By Morgan Rousseau
Astoria-based jazz saxophonist and composer Patrick Cornelius is releasing his second album, “Fierce,” which features dynamic interplay that he hopes reflects the “giddy unbridled joy” he feels while performing.
At its core, “Fierce” is an album that Cornelius hoped would be “fun to listen to,” but in less simple terms, he said he wants to write music “that fills up and rounds out the chordless jazz ensemble” because “in so many instances, saxophone trios or quartets without piano or guitar sound abstract and esoteric to many listeners.”
Cornelius’ inspiration for “Fierce” came from a kitten he rescued off the street and took into his home. He said at first the animal put on a fierce front, giving off the appearance that she was tough, but anytime there was a visitor at the door she would run and hide, exposing her underlying timidity.
“She had this façade of being fierce but underneath she was sort of shy and playful,” Cornelius said. “I had just done an album that I took very seriously — songs had an emotional context. Then I wanted to write an album that was fun to listen to and fun to play.”
The serious album that Cornelius refers to is “Lucid Dream” (2006), his debut solo recording featuring seven original compositions. Four years later, Cornelius is happy to put out an album with a much lighter vibe.
“I was going through a period of time where I was dealing with a lot of questions about inner self awareness question, like ‘who am I?’ and ‘what’s going on in life?’” Cornelius said of his debut. “I was writing darker music and it really influenced the tone of the album. With ‘Fierce,’ I had resolved a lot of my own questions about life. It was a very happy time when I started writing the music. I had a renewed sense of purpose and energy in my art.”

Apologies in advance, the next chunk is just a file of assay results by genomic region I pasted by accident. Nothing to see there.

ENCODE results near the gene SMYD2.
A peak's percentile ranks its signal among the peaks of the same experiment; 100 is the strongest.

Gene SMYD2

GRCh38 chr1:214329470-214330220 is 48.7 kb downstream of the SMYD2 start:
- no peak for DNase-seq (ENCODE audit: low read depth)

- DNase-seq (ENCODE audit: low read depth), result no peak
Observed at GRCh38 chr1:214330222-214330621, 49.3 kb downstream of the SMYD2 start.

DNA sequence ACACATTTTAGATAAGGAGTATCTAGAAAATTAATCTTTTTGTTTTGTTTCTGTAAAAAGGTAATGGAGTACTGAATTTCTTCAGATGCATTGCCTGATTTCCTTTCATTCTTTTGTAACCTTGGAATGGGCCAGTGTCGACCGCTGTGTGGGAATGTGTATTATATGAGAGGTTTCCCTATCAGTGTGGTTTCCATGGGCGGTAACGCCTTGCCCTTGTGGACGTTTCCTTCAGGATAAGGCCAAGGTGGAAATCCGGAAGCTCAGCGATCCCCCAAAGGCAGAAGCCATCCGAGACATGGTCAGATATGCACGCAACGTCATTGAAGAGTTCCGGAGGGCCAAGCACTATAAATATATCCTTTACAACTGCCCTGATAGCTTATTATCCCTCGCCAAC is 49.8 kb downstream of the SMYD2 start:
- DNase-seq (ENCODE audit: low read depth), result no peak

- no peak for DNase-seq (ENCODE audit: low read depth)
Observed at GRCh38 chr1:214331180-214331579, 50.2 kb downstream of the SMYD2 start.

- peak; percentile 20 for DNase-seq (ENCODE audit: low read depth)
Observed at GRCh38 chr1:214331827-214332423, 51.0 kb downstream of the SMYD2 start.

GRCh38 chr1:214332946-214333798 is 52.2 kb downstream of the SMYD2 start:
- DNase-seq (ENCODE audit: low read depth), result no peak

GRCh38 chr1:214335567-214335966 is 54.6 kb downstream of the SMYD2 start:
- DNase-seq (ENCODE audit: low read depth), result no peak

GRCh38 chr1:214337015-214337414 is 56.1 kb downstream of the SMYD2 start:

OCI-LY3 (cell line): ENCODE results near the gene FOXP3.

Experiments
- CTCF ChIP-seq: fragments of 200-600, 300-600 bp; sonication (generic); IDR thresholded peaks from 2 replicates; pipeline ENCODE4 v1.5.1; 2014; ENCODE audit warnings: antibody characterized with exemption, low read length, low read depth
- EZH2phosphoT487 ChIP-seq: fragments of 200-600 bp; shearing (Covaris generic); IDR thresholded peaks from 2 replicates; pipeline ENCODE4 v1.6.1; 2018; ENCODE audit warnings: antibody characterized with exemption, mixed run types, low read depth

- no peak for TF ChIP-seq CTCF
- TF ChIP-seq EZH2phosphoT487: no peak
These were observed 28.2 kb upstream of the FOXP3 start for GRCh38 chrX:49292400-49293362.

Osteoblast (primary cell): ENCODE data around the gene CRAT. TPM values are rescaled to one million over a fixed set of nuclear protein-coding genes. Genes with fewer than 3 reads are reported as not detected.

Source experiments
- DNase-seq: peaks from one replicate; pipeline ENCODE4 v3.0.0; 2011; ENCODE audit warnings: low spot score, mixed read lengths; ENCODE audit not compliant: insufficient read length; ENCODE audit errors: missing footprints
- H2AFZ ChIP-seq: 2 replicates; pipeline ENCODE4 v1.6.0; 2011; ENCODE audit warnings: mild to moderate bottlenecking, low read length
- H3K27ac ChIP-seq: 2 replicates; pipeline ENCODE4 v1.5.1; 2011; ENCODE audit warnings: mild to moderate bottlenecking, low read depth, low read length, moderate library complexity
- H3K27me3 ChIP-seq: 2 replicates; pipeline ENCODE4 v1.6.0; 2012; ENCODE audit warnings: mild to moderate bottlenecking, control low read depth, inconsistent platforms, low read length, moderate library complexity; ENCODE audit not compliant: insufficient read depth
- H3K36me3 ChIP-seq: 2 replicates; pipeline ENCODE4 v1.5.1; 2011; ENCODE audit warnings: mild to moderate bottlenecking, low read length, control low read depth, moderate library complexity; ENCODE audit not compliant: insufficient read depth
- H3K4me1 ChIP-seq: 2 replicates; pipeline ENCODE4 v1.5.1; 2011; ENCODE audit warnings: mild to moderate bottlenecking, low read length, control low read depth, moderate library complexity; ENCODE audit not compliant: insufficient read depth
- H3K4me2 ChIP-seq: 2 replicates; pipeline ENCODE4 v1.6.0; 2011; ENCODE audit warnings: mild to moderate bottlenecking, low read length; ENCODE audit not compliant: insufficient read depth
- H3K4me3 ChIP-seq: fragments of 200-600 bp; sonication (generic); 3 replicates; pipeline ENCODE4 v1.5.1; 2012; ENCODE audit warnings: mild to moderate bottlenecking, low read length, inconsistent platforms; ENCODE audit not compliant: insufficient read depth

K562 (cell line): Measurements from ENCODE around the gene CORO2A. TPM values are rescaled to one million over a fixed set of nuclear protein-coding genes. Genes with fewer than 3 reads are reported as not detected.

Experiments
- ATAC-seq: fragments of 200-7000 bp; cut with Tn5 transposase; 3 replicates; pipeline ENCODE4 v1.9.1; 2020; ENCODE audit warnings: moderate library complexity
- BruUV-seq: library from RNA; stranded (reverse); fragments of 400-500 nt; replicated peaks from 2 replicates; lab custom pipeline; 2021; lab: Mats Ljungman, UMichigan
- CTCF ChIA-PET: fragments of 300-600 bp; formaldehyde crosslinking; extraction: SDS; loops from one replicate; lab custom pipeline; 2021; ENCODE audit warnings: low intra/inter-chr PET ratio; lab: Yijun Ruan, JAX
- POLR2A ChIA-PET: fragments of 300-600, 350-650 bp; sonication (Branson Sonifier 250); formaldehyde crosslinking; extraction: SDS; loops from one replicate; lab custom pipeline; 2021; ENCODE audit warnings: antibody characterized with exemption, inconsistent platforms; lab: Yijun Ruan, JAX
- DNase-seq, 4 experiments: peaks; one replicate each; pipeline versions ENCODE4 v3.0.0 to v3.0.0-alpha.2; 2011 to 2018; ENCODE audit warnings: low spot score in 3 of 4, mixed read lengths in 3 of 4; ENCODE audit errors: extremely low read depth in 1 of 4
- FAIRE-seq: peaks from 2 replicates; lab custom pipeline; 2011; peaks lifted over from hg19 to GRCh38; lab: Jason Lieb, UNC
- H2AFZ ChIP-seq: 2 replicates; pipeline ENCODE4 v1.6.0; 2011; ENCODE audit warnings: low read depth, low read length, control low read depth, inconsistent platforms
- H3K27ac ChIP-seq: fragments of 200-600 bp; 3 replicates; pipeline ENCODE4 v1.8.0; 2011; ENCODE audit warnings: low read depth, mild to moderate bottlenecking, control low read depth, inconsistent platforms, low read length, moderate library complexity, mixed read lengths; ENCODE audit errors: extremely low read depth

On “Fierce,” Cornelius is joined by Johnathan Blake on drums, Michael Janisch on bass, Nick Bayenas on trombone, and Mark Small on tenor saxophone.
Cornelius has recently performed in New York with jazz musicians Lionel Loueke, Aaron Parks, Aaron Goldberg, Kendrick Scott, Gretchen Parlato, Gerald Clayton, Ari Hoenig and Ambrose Akinmusire.
A native of San Antonio, Texas, and an alumni of Berklee College of Music, Cornelius is happy to call Astoria his home. He settled here in New York because the city is, as he puts it, the center of the universe for jazz musicians. He currently works as a graduate assistant at the The Julliard School in New York, where he is pursuing an Artist Diploma.
“I’ve been living in this area since 2001. It’s very convenient, there’s a family atmosphere here and lots of great food. I don’t think I would want to live anywhere else in the city,” Cornelius said of his neighborhood in Queens. In addition to recording and teaching, Cornelius is proud to be associated with the Queens Public Library, often performing at their events